Art is Protest

Art is Protest: Staten Island, July 17th 2014, Nino Vichan
Art is Protest: Staten Island, July 17th 2014, Nino Vichan

In Art is Protest, open now at Rubin Mayo’s Trésor de l’Art, we are invited to view exhibits by SL artist Nino Vichan and RL artist Basu Kshitiz.

Nino’s installation, reached via a large entryway to one side of the landing area, entitled Staten Island, July 17th 2014, is an examination of the events of July 17th, 2014, in which African American Eric Garner met his death at the hands of officers from the New York City Police Department, and the events which followed in the wake of his death.

Art is Protest: Staten Island, July 17th 2014, Nino Vichan
Art is Protest: Staten Island, July 17th 2014, Nino Vichan

The installation is presented in a 3-part narrative. I Can’t Breathe (a reference to a phrase repeatedly uttered by Eric Garner), presents  the events of July 17th, 2014, and the death of Mr. Garner. Black Lives Matter recalls the widespread civil unrest which occurred across the United States in late 2014 after a grand jury decided not to indict Daniel Pantaleo, the officer perhaps most directly involved in Mr. Garner’s death. Finally, Violence Begets Violence causes us to reflect upon the events of December 20th, 2014,  when Ismaaiyl Abdullah Brinsley shot and killed Brooklyn police officers Rafael Ramos and Wenjian Lui as a direct response to Mr, Garner’s death and the Ferguson, Missouri, police shooting of Michael Brown on August 9th, 2014. Brinsley himself then committed suicide.

This is perhaps not the most comfortable of installations to visit – but that’s precisely the point; in marking the anniversary of an event which still has repercussions today, Nino is challenging us not only to revisit and consider the matters of Mr. Garner’s death and the events which then followed, but also to question the issue of violence as a whole.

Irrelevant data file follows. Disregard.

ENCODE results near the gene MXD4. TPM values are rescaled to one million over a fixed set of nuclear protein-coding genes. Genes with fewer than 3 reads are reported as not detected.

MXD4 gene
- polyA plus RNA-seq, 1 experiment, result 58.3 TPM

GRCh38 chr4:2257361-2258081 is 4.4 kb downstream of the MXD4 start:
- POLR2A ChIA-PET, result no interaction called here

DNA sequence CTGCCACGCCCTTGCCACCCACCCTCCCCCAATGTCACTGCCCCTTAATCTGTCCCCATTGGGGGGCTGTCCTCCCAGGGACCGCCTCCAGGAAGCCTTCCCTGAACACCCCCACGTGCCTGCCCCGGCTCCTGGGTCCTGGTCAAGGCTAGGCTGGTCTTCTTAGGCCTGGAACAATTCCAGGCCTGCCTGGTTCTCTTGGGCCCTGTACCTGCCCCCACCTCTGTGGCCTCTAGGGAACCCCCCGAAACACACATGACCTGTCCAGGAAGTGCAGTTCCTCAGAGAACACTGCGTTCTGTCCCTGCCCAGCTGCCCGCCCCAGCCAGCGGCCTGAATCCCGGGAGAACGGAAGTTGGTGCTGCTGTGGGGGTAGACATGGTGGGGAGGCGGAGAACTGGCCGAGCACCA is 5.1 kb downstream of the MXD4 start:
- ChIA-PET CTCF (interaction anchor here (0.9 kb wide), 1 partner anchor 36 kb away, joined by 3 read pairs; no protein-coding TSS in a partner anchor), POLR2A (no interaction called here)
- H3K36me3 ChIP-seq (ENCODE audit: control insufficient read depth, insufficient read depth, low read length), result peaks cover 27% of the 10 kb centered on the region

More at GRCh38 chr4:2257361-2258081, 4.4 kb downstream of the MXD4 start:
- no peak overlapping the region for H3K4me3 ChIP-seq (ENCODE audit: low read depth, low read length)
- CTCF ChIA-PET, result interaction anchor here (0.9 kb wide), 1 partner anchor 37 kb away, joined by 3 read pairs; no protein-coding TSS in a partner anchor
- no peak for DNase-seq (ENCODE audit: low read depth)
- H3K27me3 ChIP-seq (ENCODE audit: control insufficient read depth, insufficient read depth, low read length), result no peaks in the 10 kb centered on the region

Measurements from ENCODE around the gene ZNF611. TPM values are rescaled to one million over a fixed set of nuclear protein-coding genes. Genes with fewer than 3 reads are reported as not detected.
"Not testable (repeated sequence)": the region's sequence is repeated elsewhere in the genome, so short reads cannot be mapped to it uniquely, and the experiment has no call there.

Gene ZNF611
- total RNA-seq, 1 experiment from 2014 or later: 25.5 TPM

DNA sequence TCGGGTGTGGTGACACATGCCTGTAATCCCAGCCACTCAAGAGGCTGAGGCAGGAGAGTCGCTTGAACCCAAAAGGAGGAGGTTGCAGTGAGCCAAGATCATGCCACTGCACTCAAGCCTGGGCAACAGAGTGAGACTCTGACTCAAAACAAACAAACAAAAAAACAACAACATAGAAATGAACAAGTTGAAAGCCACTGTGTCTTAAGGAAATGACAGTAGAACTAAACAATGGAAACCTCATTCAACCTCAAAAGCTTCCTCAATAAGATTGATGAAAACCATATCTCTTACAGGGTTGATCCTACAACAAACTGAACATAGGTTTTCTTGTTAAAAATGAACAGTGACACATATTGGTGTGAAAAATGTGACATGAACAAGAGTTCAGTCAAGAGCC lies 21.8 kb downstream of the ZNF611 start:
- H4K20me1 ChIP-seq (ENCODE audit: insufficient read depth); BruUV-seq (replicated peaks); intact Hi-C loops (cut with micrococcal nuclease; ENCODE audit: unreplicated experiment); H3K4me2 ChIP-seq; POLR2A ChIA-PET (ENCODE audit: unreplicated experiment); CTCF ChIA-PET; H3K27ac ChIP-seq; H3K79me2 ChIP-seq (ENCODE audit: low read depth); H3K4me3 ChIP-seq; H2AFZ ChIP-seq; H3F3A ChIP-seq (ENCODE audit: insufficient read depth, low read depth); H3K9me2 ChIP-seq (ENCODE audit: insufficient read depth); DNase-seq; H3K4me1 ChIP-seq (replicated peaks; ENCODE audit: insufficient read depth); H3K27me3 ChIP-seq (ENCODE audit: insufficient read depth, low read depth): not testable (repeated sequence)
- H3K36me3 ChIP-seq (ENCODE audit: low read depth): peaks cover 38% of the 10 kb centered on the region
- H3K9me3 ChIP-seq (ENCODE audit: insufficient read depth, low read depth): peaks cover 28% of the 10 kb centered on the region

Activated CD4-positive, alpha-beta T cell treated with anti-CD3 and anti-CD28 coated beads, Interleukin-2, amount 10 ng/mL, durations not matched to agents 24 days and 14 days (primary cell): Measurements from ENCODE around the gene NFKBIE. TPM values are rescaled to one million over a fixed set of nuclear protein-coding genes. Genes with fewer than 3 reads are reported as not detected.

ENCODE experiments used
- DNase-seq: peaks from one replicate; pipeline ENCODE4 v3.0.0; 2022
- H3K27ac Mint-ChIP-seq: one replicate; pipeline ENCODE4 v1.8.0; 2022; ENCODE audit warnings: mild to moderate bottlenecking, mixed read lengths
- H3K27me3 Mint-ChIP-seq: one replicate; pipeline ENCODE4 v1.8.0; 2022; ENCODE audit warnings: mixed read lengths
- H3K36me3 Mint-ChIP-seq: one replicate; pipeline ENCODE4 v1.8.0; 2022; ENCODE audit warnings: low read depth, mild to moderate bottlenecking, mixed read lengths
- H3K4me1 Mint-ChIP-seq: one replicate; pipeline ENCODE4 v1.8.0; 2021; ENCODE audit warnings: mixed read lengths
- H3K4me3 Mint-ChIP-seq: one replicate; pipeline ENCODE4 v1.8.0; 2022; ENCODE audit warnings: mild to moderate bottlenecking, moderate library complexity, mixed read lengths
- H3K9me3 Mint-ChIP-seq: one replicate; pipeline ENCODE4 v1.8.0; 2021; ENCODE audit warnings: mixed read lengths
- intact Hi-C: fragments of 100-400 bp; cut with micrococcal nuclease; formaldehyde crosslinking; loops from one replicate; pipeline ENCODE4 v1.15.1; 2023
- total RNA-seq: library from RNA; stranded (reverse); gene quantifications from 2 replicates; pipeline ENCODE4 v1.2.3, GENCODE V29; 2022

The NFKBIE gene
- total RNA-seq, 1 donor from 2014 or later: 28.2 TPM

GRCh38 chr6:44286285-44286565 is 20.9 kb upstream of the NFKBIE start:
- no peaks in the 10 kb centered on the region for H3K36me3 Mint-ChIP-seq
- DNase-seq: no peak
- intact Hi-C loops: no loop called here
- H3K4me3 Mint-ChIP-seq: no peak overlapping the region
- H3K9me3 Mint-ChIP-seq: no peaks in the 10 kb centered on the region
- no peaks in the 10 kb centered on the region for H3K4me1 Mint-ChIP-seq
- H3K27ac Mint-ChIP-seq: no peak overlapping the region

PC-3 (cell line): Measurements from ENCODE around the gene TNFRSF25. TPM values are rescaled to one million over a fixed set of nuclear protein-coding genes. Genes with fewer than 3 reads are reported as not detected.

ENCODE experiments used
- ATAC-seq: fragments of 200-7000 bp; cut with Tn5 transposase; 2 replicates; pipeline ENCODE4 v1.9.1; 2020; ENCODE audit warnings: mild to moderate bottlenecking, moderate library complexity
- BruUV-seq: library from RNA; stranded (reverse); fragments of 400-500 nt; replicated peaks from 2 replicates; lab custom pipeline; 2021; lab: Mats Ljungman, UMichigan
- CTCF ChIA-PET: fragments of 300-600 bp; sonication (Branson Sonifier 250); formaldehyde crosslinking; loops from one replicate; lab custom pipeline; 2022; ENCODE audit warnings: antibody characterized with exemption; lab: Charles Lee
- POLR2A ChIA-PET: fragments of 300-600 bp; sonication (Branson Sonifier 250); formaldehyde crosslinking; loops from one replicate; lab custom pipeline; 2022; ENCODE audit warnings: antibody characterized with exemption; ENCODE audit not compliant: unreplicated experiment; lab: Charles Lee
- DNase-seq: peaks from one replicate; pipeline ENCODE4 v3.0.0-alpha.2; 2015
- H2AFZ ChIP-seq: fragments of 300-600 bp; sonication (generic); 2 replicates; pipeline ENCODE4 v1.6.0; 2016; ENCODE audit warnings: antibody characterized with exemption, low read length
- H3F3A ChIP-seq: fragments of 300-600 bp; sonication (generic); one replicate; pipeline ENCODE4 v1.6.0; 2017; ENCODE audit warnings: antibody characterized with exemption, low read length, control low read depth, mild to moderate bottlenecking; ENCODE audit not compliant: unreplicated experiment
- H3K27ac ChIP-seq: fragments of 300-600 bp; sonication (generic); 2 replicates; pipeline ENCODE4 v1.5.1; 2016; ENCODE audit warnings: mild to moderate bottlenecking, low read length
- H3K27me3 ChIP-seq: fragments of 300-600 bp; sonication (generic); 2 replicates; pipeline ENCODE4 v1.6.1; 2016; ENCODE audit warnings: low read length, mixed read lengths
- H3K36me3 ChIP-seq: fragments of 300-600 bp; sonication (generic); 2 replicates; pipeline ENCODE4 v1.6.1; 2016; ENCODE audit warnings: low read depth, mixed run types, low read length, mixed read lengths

Art is Protest:  Basu Kshitiz
Art is Protest: Basu Kshitiz

The route through the three scenes of Staten Island, July 17th 2014 will return you to the landing area, which features a display of work by artist and political commentator Basu Kshitiz.

Nepal is a country riven not only by earthquakes, as we so recently witnessed, but also by extreme poverty (it is 145th of 187 countries on the Human Development Index) and much more besides. Since the end of the decade-long civil war in 2008, the country has also been in a state of political turmoil, with rampant corruption in both government and business.

Art is Protest: Basu Kshitiz
Art is Protest: Basu Kshitiz

Basu’s work, which appears in annapurapost.com, the on-line portal for the Annapura Post, a daily newspaper in Nepali language, seeks to drawn attention to political corruption and social injustices which continue to deny many in his country with the basic essentials of water, healthcare, education and energy.

Art is Protest will remain open through to September.

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